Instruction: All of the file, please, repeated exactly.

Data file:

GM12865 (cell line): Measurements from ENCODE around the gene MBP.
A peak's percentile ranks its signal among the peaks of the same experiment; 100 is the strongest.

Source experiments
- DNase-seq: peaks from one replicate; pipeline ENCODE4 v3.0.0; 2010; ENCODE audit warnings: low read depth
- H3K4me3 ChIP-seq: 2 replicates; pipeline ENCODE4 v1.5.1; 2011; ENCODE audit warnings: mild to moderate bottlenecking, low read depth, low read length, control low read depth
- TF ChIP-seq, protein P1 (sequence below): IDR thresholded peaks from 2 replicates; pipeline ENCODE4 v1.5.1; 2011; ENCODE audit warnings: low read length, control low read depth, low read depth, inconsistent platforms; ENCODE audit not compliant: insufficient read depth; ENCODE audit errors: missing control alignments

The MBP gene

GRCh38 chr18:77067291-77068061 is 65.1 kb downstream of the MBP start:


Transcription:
GM12865 (cell line): Measurements from ENCODE around the gene MBP.
A peak's percentile ranks its signal among the peaks of the same experiment; 100 is the strongest.

Source experiments
- DNase-seq: peaks from one replicate; pipeline ENCODE4 v3.0.0; 2010; ENCODE audit warnings: low read depth
- H3K4me3 ChIP-seq: 2 replicates; pipeline ENCODE4 v1.5.1; 2011; ENCODE audit warnings: mild to moderate bottlenecking, low read depth, low read length, control low read depth
- TF ChIP-seq, protein P1 (sequence below): IDR thresholded peaks from 2 replicates; pipeline ENCODE4 v1.5.1; 2011; ENCODE audit warnings: low read length, control low read depth, low read depth, inconsistent platforms; ENCODE audit not compliant: insufficient read depth; ENCODE audit errors: missing control alignments

The MBP gene

GRCh38 chr18:77067291-77068061 is 65.1 kb downstream of the MBP start: